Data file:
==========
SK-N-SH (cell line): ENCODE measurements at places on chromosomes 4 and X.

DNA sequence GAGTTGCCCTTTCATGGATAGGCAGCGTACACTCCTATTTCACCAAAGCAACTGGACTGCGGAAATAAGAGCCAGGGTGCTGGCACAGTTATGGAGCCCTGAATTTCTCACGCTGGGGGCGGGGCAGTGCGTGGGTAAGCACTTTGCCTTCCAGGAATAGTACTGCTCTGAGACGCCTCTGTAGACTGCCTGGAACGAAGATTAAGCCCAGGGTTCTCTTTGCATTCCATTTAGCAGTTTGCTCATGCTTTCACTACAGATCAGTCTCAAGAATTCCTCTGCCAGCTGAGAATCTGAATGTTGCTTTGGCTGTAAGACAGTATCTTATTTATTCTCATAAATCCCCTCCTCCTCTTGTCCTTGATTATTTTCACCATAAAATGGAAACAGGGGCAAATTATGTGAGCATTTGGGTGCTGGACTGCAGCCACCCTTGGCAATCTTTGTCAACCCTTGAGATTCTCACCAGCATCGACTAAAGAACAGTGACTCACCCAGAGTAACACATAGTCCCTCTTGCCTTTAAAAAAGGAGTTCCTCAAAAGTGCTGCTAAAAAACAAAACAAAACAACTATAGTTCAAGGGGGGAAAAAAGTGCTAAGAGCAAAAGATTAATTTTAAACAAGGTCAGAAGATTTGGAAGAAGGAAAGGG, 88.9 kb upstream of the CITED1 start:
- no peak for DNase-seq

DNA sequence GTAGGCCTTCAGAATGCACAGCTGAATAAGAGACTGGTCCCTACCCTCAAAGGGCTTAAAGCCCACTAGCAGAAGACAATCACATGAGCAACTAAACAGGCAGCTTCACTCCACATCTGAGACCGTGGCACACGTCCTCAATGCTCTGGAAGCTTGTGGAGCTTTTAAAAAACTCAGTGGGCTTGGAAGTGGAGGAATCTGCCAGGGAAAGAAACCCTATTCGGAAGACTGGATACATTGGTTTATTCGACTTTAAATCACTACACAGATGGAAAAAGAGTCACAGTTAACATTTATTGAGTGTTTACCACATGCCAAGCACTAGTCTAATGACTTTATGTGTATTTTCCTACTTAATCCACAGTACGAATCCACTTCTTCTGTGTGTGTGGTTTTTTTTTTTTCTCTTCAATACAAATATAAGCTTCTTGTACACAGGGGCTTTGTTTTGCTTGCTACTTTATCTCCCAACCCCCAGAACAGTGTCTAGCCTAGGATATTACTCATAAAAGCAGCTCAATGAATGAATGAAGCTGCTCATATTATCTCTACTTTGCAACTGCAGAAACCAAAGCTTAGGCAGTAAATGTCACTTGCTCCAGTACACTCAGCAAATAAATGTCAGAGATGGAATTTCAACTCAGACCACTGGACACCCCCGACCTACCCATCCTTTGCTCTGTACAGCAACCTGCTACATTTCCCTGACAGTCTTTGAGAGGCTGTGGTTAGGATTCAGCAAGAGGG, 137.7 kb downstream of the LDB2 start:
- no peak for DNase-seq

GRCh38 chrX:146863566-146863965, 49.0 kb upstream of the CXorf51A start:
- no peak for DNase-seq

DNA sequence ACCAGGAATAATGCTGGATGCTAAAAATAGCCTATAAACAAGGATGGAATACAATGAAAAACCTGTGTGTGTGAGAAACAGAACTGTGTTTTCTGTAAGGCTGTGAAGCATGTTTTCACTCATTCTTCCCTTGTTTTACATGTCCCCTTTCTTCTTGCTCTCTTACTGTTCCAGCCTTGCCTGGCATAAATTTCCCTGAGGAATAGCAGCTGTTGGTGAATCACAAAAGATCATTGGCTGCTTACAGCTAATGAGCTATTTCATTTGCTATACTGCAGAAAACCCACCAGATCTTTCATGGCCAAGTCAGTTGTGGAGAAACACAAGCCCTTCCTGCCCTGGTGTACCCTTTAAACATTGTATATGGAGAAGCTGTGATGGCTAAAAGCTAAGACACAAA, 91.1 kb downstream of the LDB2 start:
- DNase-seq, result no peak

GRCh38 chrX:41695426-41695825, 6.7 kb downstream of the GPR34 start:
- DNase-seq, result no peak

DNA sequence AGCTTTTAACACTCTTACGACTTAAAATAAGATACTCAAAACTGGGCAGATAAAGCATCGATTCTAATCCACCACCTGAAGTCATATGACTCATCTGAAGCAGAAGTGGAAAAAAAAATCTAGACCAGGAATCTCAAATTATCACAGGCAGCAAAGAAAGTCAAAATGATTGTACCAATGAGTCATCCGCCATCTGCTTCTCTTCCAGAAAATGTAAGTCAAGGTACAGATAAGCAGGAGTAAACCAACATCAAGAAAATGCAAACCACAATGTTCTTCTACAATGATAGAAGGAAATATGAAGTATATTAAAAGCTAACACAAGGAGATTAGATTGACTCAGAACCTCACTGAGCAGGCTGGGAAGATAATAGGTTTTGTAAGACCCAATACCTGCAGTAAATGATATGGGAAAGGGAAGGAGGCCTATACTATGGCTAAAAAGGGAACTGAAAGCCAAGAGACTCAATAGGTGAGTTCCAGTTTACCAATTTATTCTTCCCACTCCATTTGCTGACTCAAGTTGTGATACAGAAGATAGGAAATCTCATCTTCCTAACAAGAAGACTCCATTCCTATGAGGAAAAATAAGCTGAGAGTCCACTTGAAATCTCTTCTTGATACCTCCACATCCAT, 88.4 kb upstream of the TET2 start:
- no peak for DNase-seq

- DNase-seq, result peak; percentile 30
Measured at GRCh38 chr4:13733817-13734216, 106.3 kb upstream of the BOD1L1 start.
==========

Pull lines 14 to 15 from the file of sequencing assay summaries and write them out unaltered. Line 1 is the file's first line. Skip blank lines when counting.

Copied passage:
- DNase-seq, result peak; percentile 30
Measured at GRCh38 chr4:13733817-13734216, 106.3 kb upstream of the BOD1L1 start.